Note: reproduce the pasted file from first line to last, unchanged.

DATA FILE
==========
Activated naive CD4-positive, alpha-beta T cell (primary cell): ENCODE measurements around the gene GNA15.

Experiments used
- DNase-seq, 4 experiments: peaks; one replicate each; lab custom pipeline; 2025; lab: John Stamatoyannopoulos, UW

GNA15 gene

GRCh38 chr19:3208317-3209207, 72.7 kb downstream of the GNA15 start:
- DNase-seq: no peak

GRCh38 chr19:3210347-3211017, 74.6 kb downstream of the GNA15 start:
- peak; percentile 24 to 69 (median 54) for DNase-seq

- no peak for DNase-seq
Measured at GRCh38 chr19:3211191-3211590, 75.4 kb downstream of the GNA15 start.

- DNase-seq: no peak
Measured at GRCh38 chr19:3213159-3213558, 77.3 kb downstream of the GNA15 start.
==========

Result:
Activated naive CD4-positive, alpha-beta T cell (primary cell): ENCODE measurements around the gene GNA15.

Experiments used
- DNase-seq, 4 experiments: peaks; one replicate each; lab custom pipeline; 2025; lab: John Stamatoyannopoulos, UW

GNA15 gene

GRCh38 chr19:3208317-3209207, 72.7 kb downstream of the GNA15 start:
- DNase-seq: no peak

GRCh38 chr19:3210347-3211017, 74.6 kb downstream of the GNA15 start:
- peak; percentile 24 to 69 (median 54) for DNase-seq

- no peak for DNase-seq
Measured at GRCh38 chr19:3211191-3211590, 75.4 kb downstream of the GNA15 start.

- DNase-seq: no peak
Measured at GRCh38 chr19:3213159-3213558, 77.3 kb downstream of the GNA15 start.